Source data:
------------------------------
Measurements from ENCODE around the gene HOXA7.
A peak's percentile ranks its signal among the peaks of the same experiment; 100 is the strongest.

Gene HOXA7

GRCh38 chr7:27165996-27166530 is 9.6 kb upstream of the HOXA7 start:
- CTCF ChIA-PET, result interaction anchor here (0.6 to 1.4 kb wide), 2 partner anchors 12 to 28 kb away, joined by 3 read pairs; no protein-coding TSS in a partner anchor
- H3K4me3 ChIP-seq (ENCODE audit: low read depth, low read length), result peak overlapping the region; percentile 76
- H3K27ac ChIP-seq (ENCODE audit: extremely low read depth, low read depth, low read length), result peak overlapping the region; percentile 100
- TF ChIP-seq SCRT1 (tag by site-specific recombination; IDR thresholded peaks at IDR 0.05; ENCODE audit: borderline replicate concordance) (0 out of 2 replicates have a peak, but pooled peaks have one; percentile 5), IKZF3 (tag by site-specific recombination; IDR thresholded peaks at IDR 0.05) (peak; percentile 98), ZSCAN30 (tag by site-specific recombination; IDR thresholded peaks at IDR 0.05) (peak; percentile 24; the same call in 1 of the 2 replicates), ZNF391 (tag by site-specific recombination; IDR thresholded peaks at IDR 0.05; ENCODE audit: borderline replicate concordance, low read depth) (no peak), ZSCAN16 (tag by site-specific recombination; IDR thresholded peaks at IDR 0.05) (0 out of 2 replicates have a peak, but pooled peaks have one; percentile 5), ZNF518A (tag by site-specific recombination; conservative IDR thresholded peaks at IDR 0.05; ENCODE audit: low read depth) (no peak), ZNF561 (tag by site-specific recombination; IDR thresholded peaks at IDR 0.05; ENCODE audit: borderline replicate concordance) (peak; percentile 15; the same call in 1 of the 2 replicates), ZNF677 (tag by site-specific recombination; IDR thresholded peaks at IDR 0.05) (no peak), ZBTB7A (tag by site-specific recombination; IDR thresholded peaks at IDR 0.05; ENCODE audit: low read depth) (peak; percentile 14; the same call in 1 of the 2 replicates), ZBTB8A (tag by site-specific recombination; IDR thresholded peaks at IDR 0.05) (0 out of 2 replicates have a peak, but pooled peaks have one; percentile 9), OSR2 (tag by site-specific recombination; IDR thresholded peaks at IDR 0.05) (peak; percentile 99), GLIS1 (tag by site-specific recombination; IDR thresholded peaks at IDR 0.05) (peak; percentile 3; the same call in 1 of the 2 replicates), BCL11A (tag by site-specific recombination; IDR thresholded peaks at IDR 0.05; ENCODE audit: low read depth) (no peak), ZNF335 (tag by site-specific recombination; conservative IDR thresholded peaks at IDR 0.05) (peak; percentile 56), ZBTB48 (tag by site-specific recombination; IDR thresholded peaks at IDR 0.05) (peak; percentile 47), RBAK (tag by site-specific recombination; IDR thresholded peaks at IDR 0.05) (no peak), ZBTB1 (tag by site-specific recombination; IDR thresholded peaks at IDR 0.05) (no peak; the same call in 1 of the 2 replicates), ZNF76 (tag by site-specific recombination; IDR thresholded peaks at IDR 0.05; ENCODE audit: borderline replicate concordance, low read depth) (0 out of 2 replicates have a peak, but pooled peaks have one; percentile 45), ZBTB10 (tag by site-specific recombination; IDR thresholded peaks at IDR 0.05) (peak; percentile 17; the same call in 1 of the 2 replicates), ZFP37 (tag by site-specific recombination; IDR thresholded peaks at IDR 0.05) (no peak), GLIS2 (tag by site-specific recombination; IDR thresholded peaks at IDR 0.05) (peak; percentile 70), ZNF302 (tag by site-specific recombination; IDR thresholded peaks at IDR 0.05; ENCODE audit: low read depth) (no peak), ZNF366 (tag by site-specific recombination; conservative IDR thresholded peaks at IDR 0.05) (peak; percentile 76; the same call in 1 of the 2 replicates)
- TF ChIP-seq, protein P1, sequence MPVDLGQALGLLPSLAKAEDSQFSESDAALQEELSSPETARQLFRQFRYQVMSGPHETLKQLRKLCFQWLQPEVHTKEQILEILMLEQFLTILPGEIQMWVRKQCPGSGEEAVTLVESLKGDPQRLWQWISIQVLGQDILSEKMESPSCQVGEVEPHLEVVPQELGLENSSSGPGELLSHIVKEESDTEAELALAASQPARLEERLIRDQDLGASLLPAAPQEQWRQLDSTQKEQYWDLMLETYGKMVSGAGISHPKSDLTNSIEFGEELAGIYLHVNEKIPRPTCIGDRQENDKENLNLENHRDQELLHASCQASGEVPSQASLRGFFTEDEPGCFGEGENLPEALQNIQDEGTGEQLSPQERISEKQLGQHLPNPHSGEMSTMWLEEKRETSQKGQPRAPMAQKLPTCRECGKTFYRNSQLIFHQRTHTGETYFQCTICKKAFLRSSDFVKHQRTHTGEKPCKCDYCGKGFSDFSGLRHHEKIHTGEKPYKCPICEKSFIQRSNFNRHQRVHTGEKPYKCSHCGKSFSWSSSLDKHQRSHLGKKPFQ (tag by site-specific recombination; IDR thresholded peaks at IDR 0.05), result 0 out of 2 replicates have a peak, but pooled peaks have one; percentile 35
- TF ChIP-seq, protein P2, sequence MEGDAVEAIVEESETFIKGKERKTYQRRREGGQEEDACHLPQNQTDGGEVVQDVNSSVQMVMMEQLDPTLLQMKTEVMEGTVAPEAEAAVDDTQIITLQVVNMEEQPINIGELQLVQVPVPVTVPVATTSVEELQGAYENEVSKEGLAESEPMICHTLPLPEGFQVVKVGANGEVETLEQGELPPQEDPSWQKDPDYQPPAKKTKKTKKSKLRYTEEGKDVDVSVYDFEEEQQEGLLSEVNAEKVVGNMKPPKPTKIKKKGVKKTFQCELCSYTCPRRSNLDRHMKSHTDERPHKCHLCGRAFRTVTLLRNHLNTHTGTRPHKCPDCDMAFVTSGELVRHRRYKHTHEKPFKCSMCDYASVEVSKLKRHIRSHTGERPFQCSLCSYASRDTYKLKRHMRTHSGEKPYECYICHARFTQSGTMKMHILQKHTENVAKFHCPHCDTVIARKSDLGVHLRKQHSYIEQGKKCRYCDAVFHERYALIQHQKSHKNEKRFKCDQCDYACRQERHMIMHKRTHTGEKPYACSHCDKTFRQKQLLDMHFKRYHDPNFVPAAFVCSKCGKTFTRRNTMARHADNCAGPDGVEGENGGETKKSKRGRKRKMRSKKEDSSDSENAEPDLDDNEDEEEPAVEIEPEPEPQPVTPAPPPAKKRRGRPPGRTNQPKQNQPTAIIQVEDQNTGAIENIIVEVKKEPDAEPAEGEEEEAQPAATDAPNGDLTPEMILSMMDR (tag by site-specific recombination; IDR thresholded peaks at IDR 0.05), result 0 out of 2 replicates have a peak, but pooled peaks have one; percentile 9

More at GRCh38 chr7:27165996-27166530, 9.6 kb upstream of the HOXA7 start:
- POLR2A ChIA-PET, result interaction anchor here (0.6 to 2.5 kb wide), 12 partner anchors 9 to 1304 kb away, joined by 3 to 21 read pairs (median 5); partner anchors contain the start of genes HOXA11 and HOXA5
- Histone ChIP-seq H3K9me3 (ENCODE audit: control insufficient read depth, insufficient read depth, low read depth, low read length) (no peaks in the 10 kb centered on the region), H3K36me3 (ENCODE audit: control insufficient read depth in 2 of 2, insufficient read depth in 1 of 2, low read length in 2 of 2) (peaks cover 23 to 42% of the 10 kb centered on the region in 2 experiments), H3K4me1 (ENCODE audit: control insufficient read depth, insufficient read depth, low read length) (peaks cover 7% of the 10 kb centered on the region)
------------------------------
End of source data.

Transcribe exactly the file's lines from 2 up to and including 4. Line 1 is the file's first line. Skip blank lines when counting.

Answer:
A peak's percentile ranks its signal among the peaks of the same experiment; 100 is the strongest.

Gene HOXA7

GRCh38 chr7:27165996-27166530 is 9.6 kb upstream of the HOXA7 start: